Cushing's crude oil shortage leads to chaos as gas prices soar

by Jordan Green

Crude oil storage at a central Oklahoma town known for its dominant role in the energy industry has dropped to some of the lowest levels in years amid supply chain backlogs as gas prices rise across the nation.

Crude oil levels at the Cushing storage facility, one of the largest in the world, were down by more than 56% from 2020 levels as of Oct. 29, according to the U.S. Energy Information Administration. About 26.4 million barrels were in storage as of Oct. 29, down from a high of 60.9 million barrels a year ago.

The facility has a working capacity of roughly 76 million barrels. Cushing, roughly 76 miles southeast of Blackwell, is commonly called the Pipeline Crossroads of the World and is a price settlement point for West Texas Intermediate crude oil, a top global benchmark for oil prices. “Storage at Cushing alone has the potential to really rally the market to the moon,” Bob Yaw-ger, director of energy futures at Mizuho Financial Group, told Reuters in late October.

Crude oil levels there have nearly flipped compared to 2020, when storage rose as lockdown orders swept across the nation in response to the coronavirus pandemic and kept motorists at home. The last time storage levels were this low was in July 2018, when storage numbers sank to about 22 million barrels.

The lowest storage figure on record in the last decade was in July 2014, with close to 18 million barrels in storage, according to the Energy Information Administration.

With oil storage down, fuel prices continue to rise across the nation. GasBuddy, which monitors fuel prices, reported Oct. 28 that prices in parts of California were setting new records. In San Francisco, prices reached an all-time high of $4.75 per gallon, the company reported.

“The Bay area just recorded the nation’s highest-ever average price of gasoline in the United States; certainly a feat that even last year seemed impossible,” Patrick De Haan, head of petroleum analysis at GasBuddy, said Oct. 28. “But thanks to myriad challenges, derived from the Covid-19 pandemic, the average fill-up now costs motorists in the Bay area nearly $62. “This is nearly a 65% premium to the average price in the cheapest U.S. city today - Lawton, Oklahoma, where the average stands at just $2.86 per gallon.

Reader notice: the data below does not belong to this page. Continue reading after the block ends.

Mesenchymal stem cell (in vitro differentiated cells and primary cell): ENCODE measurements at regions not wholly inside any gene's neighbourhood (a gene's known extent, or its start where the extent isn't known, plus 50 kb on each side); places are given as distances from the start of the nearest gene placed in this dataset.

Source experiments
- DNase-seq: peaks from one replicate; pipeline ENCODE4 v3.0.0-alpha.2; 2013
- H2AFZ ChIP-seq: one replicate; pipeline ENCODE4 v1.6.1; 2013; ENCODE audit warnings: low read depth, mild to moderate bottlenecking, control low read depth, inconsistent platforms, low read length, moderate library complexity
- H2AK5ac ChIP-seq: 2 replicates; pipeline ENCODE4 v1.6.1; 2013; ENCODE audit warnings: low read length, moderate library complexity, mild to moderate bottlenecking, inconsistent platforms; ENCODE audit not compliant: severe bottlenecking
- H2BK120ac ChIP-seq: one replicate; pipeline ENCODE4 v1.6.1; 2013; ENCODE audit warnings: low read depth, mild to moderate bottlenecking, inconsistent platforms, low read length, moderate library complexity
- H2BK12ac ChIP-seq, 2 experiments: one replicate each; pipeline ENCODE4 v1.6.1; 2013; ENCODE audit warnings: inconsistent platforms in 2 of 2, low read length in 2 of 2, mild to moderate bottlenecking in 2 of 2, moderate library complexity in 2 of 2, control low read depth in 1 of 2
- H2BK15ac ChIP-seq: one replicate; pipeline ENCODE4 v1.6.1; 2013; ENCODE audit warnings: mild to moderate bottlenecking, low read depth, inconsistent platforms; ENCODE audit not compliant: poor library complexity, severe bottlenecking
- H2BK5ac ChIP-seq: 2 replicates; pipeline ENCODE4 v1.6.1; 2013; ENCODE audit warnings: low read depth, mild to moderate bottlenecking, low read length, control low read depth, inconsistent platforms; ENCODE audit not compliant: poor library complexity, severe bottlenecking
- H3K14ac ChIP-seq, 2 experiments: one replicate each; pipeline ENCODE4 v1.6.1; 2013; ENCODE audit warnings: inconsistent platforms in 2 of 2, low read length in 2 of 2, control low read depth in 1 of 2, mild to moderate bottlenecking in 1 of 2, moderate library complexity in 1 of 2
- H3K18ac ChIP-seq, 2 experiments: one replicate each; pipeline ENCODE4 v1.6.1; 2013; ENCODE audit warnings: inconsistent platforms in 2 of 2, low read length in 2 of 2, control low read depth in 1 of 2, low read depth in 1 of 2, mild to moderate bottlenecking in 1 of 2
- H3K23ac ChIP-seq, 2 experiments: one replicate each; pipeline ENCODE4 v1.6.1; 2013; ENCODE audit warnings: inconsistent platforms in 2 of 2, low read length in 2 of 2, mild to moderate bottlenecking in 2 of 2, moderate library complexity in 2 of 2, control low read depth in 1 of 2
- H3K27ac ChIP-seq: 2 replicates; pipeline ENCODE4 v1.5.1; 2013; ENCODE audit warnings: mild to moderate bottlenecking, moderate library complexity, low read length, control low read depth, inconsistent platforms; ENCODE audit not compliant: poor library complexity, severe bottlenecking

While prices in the Bay soared to similar levels in 2012, they were temporary as a result of a refinery fire. My concern here is that even after refineries get back online after a deluge of rain, prices may remain near or at record levels thanks to the continued rise of the price of oil.”

Whether oil prices will level out depends on energy production, analysts say, but some financial outlets predict prices will continue to rise as supply chain backlogs and pandemic-induced eco-nomic uncertainties persist.

“Crude oil could justifiably trade to the next level higher on the storage drought at Cushing alone,” Yawger told Bloomberg News. “Forget about fuel switching, whether OPEC+ adds addi-tional barrels, or dollar weakness: if Cushing continues to slide, it could get ugly quickly.”

While higher gas prices are causing pain for motorists at the pump, tax revenue from oil production is filling the state’s coffers. Oklahoma State Treasurer Randy McDaniel said Nov. 2 that the state’s gross production tax revenue topped $100 million for the third month in a row. McDaniel’s office said rising petroleum prices pushed gross receipts to the treasury office “into uncharted territory in October.”

“October gross production receipts are from oil field activity in August when West Texas Intermediate Crude Oil at Cushing averaged $67.73 per barrel and Henry Hub natural gas averaged $4.07 per million BTU,” officials said in a news release.

“As an indicator of what’s to come, crude oil prices have risen 20 percent and natural gas by 35 percent in the past two months.”